Personal insolvency

Easing of personal debt crisis ‘will be short-lived’

Debt problems could be due to resume

A 54% year-on-year fall in the number of personal insolvencies in Scotland is welcome but is likely to be short-lived, according to a debt specialist. 

Blair Milne, a restructuring and insolvency partner at Azets, said the reduced figure for bankruptcies and protected deeds followed emergency legislation in April last year.

It had also been influenced by a 15% increase in the number of debt payment programmes under the Debt Arrangement Scheme (DAS). 

He said: “It is perhaps unsurprising to see the significant drop in personal insolvencies following the introduction of emergency legislation in April 2020 aimed at protecting people struggling with unsustainable debt. 

“That legislation brought in a number of temporary measures which have prevented creditors from taking enforcement action against those in financial difficulty.  A number of those temporary provisions are however currently due to expire at the end of next month, which may see a return to pre-pandemic levels of personal insolvency.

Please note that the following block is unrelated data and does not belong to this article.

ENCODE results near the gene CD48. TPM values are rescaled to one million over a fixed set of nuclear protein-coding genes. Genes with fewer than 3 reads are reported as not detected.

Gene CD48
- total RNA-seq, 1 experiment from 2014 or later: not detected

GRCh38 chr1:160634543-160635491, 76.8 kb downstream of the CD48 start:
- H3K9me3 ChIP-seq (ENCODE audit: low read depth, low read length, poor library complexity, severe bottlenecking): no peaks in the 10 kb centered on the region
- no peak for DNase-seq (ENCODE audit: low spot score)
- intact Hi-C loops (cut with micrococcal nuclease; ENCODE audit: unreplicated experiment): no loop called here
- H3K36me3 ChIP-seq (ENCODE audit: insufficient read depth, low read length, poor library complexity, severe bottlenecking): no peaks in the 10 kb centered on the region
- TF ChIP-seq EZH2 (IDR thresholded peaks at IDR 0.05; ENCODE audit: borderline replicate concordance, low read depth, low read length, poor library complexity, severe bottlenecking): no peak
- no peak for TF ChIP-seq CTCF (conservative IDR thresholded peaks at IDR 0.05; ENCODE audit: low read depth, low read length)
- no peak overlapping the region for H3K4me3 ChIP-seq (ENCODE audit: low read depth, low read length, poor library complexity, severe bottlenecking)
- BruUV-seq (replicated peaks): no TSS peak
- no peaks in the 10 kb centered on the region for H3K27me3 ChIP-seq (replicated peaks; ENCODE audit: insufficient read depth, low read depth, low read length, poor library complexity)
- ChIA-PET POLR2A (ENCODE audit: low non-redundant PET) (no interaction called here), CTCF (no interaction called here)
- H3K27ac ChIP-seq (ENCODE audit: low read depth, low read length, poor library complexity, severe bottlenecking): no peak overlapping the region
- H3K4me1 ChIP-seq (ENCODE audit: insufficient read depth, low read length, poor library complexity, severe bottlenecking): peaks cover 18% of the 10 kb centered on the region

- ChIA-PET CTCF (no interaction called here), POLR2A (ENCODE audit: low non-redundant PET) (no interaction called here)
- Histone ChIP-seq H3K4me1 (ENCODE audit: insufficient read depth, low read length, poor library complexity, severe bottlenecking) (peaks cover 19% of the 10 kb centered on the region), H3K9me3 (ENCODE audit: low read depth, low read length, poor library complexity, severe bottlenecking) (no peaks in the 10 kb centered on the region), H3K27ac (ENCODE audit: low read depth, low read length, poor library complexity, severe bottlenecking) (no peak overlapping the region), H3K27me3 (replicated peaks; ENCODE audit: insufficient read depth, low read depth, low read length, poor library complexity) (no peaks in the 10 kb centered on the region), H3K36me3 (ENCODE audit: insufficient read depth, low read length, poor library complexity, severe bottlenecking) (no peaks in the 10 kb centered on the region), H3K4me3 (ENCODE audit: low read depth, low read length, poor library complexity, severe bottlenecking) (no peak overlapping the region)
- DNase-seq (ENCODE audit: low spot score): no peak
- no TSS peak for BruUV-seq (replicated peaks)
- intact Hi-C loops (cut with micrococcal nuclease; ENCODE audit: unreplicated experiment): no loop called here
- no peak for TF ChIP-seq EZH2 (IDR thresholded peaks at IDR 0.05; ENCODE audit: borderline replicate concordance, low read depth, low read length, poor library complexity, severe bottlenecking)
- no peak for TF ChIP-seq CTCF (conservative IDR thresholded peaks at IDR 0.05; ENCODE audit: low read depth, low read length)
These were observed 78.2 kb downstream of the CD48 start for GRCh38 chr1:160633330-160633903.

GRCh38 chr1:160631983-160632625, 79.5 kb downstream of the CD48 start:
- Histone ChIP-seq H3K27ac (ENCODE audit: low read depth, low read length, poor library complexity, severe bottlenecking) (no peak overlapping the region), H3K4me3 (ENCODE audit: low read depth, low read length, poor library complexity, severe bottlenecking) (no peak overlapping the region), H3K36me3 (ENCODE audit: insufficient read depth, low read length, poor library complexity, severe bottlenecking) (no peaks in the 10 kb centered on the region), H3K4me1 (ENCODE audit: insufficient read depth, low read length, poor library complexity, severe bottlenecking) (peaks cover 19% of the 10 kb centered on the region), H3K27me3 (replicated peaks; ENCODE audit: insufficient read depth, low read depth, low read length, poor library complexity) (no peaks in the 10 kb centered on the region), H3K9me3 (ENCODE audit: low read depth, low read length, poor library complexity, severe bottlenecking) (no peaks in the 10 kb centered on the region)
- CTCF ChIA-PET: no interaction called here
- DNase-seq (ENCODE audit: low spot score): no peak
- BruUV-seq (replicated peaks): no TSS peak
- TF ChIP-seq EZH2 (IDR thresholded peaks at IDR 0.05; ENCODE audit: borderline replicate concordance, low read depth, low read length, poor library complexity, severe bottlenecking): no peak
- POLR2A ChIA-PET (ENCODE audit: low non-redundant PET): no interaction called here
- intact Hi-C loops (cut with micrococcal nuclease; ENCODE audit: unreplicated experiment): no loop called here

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“It is encouraging to see the increased use of DAS as an alternative solution to formal bankruptcy.  We have seen a change in the demographic of those who need financial support through this pandemic and in the aftermath as we try to get the country back on its feet. 

“Many people have unexpectedly found themselves facing problem debts due to a sudden change in circumstances, including reduced income whilst being furloughed. 

“The Debt Arrangement Scheme is essentially a debt repayment plan, which freezes interest and charges on all unsecured debts and allows an individual to repay the principal debt over an extended period of up to 10 years, by way of a monthly contribution from their surplus income.  DAS protects the debtor’s assets, most importantly the family home.”

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